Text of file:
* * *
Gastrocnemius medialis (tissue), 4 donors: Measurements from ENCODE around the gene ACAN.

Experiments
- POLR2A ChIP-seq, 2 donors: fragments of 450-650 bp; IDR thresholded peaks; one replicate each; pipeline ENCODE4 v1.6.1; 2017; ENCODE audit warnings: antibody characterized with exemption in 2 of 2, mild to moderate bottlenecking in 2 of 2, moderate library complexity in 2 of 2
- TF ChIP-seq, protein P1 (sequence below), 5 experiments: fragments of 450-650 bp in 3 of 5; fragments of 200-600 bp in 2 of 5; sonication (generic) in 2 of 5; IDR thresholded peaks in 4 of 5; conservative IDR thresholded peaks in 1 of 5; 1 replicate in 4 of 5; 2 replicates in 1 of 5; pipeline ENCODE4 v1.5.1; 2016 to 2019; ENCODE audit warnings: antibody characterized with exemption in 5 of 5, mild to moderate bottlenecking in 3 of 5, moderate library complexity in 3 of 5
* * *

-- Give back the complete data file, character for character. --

Gastrocnemius medialis (tissue), 4 donors: Measurements from ENCODE around the gene ACAN.

Experiments
- POLR2A ChIP-seq, 2 donors: fragments of 450-650 bp; IDR thresholded peaks; one replicate each; pipeline ENCODE4 v1.6.1; 2017; ENCODE audit warnings: antibody characterized with exemption in 2 of 2, mild to moderate bottlenecking in 2 of 2, moderate library complexity in 2 of 2
- TF ChIP-seq, protein P1 (sequence below), 5 experiments: fragments of 450-650 bp in 3 of 5; fragments of 200-600 bp in 2 of 5; sonication (generic) in 2 of 5; IDR thresholded peaks in 4 of 5; conservative IDR thresholded peaks in 1 of 5; 1 replicate in 4 of 5; 2 replicates in 1 of 5; pipeline ENCODE4 v1.5.1; 2016 to 2019; ENCODE audit warnings: antibody characterized with exemption in 5 of 5, mild to moderate bottlenecking in 3 of 5, moderate library complexity in 3 of 5